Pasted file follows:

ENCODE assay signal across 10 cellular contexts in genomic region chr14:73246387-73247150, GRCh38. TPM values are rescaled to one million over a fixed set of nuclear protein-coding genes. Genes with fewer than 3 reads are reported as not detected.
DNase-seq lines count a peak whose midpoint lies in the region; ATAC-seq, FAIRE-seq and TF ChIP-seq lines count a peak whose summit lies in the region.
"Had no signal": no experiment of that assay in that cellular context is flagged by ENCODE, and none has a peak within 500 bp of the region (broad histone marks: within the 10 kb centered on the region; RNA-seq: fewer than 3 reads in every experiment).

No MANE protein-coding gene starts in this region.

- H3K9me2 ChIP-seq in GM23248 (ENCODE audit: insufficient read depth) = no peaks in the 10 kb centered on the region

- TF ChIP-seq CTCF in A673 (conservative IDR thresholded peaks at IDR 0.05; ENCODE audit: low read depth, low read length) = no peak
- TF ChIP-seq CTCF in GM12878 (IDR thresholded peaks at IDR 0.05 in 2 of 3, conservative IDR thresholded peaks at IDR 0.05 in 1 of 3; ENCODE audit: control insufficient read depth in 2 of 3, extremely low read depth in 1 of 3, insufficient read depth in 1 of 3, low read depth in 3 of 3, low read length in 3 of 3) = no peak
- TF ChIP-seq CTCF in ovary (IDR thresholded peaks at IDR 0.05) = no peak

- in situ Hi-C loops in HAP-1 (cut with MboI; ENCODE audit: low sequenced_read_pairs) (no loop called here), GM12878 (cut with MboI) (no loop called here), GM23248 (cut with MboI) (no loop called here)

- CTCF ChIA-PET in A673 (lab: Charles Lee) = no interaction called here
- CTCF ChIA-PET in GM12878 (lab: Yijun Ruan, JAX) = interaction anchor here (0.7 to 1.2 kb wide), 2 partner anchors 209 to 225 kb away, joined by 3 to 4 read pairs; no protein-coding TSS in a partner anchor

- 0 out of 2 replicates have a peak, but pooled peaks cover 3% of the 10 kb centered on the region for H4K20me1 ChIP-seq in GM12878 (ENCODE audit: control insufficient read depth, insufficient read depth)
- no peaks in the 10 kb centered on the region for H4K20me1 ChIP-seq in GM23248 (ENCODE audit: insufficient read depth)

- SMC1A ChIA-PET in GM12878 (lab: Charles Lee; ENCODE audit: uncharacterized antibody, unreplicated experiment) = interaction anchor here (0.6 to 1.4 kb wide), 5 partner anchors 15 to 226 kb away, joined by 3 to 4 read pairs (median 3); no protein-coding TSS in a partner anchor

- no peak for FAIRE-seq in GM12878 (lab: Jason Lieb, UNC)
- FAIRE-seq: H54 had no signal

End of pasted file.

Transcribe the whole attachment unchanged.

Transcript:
ENCODE assay signal across 10 cellular contexts in genomic region chr14:73246387-73247150, GRCh38. TPM values are rescaled to one million over a fixed set of nuclear protein-coding genes. Genes with fewer than 3 reads are reported as not detected.
DNase-seq lines count a peak whose midpoint lies in the region; ATAC-seq, FAIRE-seq and TF ChIP-seq lines count a peak whose summit lies in the region.
"Had no signal": no experiment of that assay in that cellular context is flagged by ENCODE, and none has a peak within 500 bp of the region (broad histone marks: within the 10 kb centered on the region; RNA-seq: fewer than 3 reads in every experiment).

No MANE protein-coding gene starts in this region.

- H3K9me2 ChIP-seq in GM23248 (ENCODE audit: insufficient read depth) = no peaks in the 10 kb centered on the region

- TF ChIP-seq CTCF in A673 (conservative IDR thresholded peaks at IDR 0.05; ENCODE audit: low read depth, low read length) = no peak
- TF ChIP-seq CTCF in GM12878 (IDR thresholded peaks at IDR 0.05 in 2 of 3, conservative IDR thresholded peaks at IDR 0.05 in 1 of 3; ENCODE audit: control insufficient read depth in 2 of 3, extremely low read depth in 1 of 3, insufficient read depth in 1 of 3, low read depth in 3 of 3, low read length in 3 of 3) = no peak
- TF ChIP-seq CTCF in ovary (IDR thresholded peaks at IDR 0.05) = no peak

- in situ Hi-C loops in HAP-1 (cut with MboI; ENCODE audit: low sequenced_read_pairs) (no loop called here), GM12878 (cut with MboI) (no loop called here), GM23248 (cut with MboI) (no loop called here)

- CTCF ChIA-PET in A673 (lab: Charles Lee) = no interaction called here
- CTCF ChIA-PET in GM12878 (lab: Yijun Ruan, JAX) = interaction anchor here (0.7 to 1.2 kb wide), 2 partner anchors 209 to 225 kb away, joined by 3 to 4 read pairs; no protein-coding TSS in a partner anchor

- 0 out of 2 replicates have a peak, but pooled peaks cover 3% of the 10 kb centered on the region for H4K20me1 ChIP-seq in GM12878 (ENCODE audit: control insufficient read depth, insufficient read depth)
- no peaks in the 10 kb centered on the region for H4K20me1 ChIP-seq in GM23248 (ENCODE audit: insufficient read depth)

- SMC1A ChIA-PET in GM12878 (lab: Charles Lee; ENCODE audit: uncharacterized antibody, unreplicated experiment) = interaction anchor here (0.6 to 1.4 kb wide), 5 partner anchors 15 to 226 kb away, joined by 3 to 4 read pairs (median 3); no protein-coding TSS in a partner anchor

- no peak for FAIRE-seq in GM12878 (lab: Jason Lieb, UNC)
- FAIRE-seq: H54 had no signal